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Re: Weirdness in Dylan spec
- To: Steve Strassmann <firstname.lastname@example.org.COM>
- Subject: Re: Weirdness in Dylan spec
- From: email@example.com
- Date: Tue, 07 Jul 92 16:22:24 -0700
- Cc: firstname.lastname@example.org.COM, email@example.com.COM
- In-reply-to: Your message of "Tue, 07 Jul 92 18:45:59 CDT." <9207072238.AA01580@cambridge.apple.com>
>The two versions of "ship" above are quite different, and I personally
>prefer to see them separated by a package or module boundary.
>What happens when you call (ship sailor-sam seattle)? I don't think
>having subtly different arglists to different SHIP methods is enough
>to keep the meaning of this code clear.
>So OK, there's some problems with CL packages, and we hope to address
>those in Dylan with modules. I don't see why such a proliferation of
>packages is necessary and/or bad. In general these conflicts will be
>relatively rare, and when they arise they should be explicitly dealt
I agree with what you said about this example, but what about my
original issue. Namely, is it broken for a 'dynamic'/interactive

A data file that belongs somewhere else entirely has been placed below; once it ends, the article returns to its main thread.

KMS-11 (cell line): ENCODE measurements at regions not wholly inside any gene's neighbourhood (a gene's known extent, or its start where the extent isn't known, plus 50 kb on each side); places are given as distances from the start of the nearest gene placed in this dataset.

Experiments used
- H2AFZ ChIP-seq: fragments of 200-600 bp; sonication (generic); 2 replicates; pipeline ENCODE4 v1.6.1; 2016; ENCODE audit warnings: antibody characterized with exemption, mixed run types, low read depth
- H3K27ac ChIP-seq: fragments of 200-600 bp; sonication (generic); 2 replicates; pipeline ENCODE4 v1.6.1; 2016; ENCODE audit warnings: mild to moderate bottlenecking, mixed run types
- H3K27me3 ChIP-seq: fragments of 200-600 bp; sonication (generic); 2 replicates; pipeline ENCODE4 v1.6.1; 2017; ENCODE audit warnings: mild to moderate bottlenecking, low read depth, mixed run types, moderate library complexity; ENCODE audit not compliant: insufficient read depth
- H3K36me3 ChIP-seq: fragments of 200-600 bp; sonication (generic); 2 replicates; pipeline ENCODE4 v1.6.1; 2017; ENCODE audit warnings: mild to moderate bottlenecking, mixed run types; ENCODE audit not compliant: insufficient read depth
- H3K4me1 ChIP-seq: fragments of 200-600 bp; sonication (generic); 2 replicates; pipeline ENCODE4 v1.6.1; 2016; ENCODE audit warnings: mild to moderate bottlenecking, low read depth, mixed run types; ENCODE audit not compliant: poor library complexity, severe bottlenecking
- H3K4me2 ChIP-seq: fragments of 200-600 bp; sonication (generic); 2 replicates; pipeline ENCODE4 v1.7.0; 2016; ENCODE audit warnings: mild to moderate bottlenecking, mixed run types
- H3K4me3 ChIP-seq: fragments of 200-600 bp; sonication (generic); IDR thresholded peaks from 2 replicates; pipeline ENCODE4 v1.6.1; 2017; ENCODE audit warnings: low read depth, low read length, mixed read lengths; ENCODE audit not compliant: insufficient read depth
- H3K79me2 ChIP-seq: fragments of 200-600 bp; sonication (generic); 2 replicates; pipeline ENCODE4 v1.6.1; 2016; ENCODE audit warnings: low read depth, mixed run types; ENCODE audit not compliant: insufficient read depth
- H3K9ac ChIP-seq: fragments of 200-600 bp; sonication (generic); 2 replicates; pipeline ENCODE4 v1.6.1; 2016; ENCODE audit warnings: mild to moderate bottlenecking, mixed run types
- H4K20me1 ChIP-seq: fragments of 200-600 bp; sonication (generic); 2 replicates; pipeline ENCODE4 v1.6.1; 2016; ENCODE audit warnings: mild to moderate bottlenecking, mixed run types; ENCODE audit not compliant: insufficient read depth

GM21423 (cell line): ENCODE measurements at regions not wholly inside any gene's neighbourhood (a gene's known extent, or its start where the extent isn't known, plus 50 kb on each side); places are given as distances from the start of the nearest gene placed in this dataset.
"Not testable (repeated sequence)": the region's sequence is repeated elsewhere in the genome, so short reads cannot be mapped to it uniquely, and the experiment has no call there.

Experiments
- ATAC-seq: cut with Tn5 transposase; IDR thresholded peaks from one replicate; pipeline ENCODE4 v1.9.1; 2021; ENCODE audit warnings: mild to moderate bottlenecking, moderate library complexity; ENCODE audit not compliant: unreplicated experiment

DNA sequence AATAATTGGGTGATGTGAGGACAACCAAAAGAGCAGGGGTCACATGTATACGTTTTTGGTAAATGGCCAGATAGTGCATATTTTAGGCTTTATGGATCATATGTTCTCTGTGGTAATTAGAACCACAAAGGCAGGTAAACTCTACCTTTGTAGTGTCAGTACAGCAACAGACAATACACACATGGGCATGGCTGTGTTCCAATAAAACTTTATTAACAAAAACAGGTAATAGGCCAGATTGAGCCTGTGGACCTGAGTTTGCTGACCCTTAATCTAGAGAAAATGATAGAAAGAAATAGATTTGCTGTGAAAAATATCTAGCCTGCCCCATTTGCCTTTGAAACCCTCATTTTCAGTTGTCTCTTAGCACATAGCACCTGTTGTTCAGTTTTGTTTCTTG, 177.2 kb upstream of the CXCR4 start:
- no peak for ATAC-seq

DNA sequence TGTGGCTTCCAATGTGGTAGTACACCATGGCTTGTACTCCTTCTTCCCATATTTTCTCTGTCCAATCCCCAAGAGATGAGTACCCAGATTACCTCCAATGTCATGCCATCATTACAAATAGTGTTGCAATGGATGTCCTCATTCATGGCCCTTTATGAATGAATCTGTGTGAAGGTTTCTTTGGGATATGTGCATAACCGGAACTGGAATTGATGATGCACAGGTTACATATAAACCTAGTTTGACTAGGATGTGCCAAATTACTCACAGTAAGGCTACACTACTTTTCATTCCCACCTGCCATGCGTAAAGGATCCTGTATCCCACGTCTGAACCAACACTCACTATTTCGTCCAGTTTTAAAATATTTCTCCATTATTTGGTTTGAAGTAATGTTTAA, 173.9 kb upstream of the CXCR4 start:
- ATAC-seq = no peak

language to *force* the user to forever (where forever is the duration
of the current process) commit a symbol to a particular use?
As the wording of this question implies, my opinion is a decisive No.
All the functionality of such a language should be accessible in a way
that is tolerant of user errors (e.g. typos) and users simply changing
their minds about the way the code is organized.
define-generic-function appears to be intolerant of such changes. Is
this the case? If so why?
Note that I say nothing about *allowing* the user to forever commit a
symbol, but this should be a special case for when the user is doing
optimization and trying to squeeze that last little bit of speed out
of the compiler, *not* the normal case.
My hope is that this is all pretty obvious, and this is just an error
in the spec.